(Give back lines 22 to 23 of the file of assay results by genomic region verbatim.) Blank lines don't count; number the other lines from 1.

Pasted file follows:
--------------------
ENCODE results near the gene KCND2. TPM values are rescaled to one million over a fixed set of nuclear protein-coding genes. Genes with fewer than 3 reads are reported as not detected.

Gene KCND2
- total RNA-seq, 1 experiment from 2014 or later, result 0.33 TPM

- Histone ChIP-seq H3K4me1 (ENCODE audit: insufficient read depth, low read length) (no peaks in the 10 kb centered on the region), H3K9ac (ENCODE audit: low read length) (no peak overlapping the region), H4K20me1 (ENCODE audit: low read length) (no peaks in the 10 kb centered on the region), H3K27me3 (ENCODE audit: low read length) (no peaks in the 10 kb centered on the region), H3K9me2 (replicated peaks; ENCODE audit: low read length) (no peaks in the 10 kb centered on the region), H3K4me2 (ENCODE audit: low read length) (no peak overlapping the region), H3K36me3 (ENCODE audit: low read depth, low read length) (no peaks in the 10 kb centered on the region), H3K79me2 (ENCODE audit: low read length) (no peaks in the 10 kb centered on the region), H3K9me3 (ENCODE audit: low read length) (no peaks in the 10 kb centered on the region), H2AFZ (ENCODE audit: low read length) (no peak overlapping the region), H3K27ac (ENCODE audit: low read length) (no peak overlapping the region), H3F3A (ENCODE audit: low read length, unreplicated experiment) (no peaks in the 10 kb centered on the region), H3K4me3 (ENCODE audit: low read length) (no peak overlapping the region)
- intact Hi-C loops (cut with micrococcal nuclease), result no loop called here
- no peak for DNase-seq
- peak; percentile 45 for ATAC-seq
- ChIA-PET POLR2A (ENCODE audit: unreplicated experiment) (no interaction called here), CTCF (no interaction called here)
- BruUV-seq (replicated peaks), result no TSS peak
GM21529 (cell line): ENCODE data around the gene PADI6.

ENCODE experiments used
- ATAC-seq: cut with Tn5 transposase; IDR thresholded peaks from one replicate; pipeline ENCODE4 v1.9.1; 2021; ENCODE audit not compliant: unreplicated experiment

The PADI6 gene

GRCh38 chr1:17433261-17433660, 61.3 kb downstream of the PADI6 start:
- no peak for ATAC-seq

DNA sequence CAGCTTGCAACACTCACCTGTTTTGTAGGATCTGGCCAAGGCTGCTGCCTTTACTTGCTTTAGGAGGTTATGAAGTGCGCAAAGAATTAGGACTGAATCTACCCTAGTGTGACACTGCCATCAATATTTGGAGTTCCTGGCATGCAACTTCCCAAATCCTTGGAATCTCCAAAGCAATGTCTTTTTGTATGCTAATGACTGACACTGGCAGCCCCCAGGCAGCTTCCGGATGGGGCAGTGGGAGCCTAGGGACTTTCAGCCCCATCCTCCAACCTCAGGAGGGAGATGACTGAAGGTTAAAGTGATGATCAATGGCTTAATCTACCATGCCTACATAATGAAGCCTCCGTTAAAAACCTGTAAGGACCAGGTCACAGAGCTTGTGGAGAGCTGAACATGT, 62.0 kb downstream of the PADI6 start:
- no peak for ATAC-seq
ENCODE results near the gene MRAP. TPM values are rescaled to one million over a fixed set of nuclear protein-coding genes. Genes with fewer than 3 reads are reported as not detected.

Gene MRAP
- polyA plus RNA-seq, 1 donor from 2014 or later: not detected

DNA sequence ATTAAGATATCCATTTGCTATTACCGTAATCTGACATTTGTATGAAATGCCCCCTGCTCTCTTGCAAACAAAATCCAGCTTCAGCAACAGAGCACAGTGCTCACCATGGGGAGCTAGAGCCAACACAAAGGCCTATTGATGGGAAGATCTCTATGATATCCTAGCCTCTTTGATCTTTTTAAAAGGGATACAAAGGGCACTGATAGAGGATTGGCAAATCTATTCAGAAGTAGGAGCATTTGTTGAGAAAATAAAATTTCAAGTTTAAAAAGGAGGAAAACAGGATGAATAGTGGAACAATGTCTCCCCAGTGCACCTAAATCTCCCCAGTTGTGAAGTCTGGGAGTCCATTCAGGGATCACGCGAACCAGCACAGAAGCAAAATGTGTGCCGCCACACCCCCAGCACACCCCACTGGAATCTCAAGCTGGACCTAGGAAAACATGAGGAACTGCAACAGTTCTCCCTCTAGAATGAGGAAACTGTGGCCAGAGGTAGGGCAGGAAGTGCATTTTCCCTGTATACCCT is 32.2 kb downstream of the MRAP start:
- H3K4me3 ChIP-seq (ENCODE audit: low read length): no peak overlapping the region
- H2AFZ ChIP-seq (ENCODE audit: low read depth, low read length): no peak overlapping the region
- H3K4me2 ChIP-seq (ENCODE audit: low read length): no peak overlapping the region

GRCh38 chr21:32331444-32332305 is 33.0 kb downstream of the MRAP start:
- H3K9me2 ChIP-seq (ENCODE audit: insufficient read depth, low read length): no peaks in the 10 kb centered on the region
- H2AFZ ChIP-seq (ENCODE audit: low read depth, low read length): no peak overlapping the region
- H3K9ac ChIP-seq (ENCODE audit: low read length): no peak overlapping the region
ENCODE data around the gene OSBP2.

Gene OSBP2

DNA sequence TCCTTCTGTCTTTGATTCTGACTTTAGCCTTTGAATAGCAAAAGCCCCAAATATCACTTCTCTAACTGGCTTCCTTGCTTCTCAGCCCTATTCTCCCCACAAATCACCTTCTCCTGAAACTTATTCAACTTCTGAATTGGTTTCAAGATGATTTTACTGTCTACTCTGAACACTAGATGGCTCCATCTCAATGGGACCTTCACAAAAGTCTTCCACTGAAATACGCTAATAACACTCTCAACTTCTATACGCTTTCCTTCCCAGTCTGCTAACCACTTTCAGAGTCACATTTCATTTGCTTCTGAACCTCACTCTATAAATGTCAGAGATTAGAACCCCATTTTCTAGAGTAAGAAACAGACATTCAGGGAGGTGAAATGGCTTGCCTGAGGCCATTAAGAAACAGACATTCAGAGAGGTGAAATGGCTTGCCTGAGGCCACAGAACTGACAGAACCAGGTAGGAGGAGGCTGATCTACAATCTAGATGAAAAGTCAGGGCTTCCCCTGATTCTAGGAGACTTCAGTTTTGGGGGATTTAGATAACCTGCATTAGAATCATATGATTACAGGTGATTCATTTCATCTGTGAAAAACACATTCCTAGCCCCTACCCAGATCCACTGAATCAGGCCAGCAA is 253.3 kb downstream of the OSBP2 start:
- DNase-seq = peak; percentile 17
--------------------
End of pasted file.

- H3K4me3 ChIP-seq (ENCODE audit: low read length): no peak overlapping the region
- H2AFZ ChIP-seq (ENCODE audit: low read depth, low read length): no peak overlapping the region